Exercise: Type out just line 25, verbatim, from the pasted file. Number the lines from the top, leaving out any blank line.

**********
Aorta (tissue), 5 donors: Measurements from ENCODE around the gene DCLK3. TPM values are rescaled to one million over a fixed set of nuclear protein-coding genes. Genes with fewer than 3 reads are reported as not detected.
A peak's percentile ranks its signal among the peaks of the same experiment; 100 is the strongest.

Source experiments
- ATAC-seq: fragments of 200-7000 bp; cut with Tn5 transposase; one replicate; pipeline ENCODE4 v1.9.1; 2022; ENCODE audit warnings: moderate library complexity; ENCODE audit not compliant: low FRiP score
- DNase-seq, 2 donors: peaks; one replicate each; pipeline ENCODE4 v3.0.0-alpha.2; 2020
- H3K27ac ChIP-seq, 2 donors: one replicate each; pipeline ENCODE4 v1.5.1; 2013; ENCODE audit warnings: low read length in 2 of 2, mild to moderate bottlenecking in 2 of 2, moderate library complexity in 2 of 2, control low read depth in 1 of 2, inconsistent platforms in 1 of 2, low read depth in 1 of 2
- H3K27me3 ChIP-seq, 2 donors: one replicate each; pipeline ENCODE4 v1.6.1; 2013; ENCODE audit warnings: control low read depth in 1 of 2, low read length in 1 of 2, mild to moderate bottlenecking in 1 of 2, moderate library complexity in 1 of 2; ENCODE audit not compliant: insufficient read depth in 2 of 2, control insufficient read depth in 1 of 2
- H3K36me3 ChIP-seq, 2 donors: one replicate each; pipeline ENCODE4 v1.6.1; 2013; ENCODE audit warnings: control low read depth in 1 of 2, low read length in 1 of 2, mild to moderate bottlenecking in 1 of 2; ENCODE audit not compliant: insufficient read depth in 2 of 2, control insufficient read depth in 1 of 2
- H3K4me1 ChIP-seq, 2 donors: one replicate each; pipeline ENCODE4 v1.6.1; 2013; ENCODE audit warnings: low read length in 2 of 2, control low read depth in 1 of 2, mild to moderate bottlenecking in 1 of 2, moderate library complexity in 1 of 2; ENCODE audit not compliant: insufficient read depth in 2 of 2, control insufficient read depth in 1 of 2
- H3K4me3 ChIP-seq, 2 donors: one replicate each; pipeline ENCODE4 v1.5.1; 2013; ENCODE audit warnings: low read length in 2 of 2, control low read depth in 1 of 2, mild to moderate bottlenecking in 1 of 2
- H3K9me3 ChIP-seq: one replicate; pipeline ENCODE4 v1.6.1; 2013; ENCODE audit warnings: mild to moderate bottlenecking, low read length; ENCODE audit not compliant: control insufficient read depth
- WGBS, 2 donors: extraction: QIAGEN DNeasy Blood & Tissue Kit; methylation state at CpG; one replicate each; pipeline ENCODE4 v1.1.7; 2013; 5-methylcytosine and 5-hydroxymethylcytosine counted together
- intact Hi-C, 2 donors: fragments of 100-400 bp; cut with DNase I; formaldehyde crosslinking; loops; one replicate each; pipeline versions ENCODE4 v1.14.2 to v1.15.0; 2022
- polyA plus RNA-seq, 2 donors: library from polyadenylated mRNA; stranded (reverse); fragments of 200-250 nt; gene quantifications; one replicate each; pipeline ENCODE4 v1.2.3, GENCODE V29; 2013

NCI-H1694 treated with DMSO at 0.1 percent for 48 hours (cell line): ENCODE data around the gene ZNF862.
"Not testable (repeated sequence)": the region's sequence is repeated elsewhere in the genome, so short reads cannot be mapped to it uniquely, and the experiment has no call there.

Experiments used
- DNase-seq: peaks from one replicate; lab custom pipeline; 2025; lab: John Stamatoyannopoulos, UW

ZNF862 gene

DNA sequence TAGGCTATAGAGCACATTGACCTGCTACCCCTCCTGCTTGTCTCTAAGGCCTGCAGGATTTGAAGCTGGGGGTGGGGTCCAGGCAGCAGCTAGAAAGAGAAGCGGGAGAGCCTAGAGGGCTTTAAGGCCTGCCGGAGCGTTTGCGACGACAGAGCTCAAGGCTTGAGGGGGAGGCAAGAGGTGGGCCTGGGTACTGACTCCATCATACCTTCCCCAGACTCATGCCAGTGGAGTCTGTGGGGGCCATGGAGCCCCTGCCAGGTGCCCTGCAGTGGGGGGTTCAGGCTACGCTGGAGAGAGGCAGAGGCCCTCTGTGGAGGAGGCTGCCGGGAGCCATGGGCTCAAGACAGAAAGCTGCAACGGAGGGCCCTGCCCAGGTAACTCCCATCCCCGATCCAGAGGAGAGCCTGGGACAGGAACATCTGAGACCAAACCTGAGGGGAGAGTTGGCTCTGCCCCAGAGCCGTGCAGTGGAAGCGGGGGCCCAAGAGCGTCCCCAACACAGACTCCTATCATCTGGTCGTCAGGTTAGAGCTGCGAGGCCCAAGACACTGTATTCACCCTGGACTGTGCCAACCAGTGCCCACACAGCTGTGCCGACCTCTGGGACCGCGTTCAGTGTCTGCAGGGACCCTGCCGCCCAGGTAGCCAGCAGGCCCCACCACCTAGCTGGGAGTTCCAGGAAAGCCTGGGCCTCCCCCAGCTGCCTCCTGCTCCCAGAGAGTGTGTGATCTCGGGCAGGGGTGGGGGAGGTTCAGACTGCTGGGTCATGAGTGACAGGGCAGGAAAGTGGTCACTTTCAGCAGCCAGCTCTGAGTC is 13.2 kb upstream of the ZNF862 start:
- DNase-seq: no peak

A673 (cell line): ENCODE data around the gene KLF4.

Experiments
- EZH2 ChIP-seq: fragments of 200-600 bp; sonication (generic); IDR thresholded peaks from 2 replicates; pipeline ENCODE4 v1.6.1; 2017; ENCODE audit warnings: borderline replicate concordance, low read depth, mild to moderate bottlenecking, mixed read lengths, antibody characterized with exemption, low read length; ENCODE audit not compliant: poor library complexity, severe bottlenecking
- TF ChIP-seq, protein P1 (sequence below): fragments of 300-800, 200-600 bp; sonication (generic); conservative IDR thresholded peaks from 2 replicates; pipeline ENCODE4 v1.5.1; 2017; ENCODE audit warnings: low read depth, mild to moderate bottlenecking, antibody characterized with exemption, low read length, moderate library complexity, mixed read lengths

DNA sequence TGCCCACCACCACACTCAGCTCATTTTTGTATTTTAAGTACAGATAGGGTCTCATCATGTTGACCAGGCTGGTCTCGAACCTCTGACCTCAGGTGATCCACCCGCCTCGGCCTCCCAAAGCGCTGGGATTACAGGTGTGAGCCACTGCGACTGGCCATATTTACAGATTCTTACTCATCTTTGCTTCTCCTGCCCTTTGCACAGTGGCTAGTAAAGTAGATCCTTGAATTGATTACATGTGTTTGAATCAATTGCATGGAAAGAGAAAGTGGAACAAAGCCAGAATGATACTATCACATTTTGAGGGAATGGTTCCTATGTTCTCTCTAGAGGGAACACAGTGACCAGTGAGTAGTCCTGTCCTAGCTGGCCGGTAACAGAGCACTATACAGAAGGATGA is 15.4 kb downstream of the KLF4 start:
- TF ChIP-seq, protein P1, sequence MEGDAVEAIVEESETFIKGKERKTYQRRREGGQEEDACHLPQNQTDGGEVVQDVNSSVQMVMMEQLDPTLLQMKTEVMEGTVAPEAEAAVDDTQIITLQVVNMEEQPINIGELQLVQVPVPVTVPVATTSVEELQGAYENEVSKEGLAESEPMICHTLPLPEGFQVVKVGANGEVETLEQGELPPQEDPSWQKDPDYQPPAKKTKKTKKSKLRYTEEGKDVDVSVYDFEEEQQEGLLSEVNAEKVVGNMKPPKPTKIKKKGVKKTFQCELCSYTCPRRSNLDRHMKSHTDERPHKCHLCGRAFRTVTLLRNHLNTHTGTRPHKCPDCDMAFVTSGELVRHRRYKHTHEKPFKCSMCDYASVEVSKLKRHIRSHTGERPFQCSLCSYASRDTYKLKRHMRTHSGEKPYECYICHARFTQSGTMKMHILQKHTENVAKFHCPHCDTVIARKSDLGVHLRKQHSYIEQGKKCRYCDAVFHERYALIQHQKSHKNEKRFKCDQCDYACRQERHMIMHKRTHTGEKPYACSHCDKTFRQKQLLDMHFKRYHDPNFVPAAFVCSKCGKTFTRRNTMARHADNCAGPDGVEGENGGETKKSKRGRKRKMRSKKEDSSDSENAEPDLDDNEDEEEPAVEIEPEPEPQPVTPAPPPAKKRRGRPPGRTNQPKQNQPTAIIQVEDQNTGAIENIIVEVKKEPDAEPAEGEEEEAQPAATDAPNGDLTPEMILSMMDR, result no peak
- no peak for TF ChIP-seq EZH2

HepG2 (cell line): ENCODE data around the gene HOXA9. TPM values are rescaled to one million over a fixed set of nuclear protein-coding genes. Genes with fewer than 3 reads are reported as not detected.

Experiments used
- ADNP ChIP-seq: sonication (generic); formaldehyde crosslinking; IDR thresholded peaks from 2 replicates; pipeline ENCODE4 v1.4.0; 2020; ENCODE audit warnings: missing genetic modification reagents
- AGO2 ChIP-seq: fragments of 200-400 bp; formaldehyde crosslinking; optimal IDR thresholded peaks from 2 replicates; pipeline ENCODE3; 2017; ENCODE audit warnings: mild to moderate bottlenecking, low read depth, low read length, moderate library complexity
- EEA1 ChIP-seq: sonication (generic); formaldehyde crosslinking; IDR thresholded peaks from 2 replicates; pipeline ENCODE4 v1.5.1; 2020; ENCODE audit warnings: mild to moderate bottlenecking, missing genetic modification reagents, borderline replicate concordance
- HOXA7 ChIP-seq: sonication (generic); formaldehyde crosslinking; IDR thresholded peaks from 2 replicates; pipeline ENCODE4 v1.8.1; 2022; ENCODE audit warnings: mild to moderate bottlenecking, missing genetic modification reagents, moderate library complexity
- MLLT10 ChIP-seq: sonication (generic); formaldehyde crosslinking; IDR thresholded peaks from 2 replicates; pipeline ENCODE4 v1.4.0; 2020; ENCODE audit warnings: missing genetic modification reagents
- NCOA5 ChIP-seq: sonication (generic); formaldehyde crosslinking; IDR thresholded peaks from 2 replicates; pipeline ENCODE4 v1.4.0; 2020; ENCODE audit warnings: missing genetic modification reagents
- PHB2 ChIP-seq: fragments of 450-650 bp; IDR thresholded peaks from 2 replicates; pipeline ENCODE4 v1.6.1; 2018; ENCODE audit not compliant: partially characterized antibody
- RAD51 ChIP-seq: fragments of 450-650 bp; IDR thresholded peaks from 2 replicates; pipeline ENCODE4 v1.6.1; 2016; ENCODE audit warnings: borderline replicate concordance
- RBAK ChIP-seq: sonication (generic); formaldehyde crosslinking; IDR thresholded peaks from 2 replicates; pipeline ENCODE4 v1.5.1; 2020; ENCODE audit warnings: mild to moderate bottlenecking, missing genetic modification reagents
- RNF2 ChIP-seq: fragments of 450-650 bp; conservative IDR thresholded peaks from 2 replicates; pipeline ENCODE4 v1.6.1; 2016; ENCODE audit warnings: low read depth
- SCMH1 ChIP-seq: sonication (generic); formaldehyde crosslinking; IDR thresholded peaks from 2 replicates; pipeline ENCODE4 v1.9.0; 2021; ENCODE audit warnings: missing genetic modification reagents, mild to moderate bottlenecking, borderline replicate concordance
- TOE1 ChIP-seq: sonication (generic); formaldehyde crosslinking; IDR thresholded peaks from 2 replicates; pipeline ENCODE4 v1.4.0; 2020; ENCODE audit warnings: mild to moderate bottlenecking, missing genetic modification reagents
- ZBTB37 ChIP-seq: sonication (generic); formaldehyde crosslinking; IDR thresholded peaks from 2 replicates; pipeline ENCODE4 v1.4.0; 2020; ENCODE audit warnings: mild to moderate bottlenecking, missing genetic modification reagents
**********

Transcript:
- TF ChIP-seq, protein P1 (sequence below): fragments of 300-800, 200-600 bp; sonication (generic); conservative IDR thresholded peaks from 2 replicates; pipeline ENCODE4 v1.5.1; 2017; ENCODE audit warnings: low read depth, mild to moderate bottlenecking, antibody characterized with exemption, low read length, moderate library complexity, mixed read lengths